Psychonomic Bulletin & Review

, Volume 8, Issue 3, pp 511–518

Lexical activation during the recognition of Chinese characters: Evidence against early phonological activation

Brief Reports

DOI: 10.3758/BF03196186

Cite this article as:
Chen, HC. & Shu, H. Psychonomic Bulletin & Review (2001) 8: 511. doi:10.3758/BF03196186
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Abstract

In two primed-naming experiments involving Chinese character recognition, one with native Mandarinspeaking subjects and another with native Cantonese-speaking subjects, we varied both the stimulus onset asynchrony (SOA) and the prime—target similarity along various lexical dimensions. Across both experiments, the results were as follows: (1) Relatively strong and reliable semantic priming appeared very early across various SOAs, and its onset was not affected by meaning precision, (2) either homophonic priming had negligible effects on target naming or the effects appeared relatively late (only at 57 msec), and (3) graphic inhibition was found across different SOAs. Since the same set of stimuli and procedure were adopted as those in the study of Perfetti and Tan (1998), the present findings raise questions about the reliability and validity of the results from their study that have been used to support the notion that phonology is a constitutive element of character recognition and precedes meaning access in the identification process. Instead, the present results suggest that phonology is optional for accessing meaning in Chinese character recognition among skilled adult readers.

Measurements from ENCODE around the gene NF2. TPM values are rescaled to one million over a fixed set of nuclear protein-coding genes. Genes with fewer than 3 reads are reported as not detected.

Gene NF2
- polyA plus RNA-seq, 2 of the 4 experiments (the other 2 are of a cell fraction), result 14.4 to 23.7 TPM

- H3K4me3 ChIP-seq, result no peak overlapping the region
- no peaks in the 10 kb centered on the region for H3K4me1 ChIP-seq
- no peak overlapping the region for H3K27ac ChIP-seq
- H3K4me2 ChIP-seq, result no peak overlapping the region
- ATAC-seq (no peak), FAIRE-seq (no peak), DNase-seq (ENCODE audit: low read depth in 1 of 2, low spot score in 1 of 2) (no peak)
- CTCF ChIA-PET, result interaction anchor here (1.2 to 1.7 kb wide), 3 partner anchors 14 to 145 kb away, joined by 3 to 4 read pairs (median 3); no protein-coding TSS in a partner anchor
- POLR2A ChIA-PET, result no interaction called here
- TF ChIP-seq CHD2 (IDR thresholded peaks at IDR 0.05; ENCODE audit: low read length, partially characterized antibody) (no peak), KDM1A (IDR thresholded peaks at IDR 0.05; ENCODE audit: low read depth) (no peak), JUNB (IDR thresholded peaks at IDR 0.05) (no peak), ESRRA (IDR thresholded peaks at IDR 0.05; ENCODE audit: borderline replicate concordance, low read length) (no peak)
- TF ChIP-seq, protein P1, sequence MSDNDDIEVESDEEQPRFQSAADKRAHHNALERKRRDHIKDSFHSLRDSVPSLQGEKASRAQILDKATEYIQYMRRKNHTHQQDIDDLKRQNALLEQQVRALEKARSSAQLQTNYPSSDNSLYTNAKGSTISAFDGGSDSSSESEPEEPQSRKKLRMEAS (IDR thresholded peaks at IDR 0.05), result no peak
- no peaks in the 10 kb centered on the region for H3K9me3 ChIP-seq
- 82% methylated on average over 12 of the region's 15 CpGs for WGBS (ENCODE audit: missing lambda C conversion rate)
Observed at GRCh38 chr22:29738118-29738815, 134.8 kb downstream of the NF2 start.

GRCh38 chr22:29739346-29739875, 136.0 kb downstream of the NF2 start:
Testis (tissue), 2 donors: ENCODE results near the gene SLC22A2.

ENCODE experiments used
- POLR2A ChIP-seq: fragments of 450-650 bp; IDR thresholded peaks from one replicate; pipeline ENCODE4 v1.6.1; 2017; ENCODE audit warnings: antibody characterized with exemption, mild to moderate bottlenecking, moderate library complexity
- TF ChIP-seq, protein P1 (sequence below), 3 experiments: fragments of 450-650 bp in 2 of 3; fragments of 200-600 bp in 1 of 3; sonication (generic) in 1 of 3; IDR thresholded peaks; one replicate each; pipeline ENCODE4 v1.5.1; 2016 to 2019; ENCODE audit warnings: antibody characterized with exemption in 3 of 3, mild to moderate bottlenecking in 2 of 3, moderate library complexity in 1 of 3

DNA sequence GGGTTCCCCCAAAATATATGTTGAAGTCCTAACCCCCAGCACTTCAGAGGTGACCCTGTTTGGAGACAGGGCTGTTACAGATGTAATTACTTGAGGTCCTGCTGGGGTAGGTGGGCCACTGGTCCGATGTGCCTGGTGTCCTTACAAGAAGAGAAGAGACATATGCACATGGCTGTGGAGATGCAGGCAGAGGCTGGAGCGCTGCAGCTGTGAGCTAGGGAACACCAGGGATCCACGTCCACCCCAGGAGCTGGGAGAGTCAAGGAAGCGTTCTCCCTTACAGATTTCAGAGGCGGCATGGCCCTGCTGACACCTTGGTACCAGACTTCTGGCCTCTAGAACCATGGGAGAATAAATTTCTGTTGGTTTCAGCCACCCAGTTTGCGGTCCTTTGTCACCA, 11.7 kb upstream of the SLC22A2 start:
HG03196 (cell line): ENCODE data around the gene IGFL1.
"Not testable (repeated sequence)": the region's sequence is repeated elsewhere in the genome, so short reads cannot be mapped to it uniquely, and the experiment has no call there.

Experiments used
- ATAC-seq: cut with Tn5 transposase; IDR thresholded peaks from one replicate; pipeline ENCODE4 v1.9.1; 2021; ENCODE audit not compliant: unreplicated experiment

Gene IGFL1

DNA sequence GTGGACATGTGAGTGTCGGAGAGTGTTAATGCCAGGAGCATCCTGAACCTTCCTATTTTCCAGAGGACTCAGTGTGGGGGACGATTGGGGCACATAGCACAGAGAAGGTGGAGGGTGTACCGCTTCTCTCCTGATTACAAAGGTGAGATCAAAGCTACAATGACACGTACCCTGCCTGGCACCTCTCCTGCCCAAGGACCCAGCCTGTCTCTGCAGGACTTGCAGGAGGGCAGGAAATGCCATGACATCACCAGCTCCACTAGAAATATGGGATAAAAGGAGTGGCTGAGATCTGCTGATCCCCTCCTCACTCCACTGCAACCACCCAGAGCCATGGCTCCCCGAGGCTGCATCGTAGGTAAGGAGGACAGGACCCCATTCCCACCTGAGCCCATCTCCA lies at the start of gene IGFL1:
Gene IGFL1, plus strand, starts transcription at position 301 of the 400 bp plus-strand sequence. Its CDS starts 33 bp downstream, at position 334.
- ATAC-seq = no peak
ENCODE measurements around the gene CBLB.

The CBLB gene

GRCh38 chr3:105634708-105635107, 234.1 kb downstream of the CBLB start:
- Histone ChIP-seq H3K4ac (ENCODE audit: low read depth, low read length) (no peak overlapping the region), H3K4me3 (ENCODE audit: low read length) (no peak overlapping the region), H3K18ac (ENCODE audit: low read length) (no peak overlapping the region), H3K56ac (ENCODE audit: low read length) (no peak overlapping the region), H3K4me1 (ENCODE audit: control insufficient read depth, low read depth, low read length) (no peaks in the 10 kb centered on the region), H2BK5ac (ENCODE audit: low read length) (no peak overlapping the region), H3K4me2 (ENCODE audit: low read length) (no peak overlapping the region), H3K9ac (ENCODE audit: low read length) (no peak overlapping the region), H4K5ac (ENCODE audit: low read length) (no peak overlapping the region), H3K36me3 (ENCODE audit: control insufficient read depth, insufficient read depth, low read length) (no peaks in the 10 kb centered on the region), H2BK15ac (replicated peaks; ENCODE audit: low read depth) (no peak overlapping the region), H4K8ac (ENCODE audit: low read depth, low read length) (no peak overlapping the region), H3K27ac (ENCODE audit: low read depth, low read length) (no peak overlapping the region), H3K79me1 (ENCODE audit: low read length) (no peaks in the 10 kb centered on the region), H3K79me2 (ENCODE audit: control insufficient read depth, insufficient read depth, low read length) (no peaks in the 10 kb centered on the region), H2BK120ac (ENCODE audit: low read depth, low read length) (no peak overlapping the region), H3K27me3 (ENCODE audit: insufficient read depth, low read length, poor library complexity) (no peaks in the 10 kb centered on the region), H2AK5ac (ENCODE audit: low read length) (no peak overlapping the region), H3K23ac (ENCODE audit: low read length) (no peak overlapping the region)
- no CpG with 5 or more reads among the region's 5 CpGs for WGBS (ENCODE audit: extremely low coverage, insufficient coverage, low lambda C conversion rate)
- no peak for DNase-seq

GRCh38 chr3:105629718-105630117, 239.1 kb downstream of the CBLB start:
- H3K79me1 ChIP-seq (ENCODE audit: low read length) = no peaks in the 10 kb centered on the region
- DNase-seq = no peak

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Copyright information

© Psychonomic Society, Inc. 2001

Authors and Affiliations

  1. 1.Department of PsychologyThe Chinese University of Hong KongShatin, N.T.Hong Kong
  2. 2.Beijing Normal UniversityBeijingChina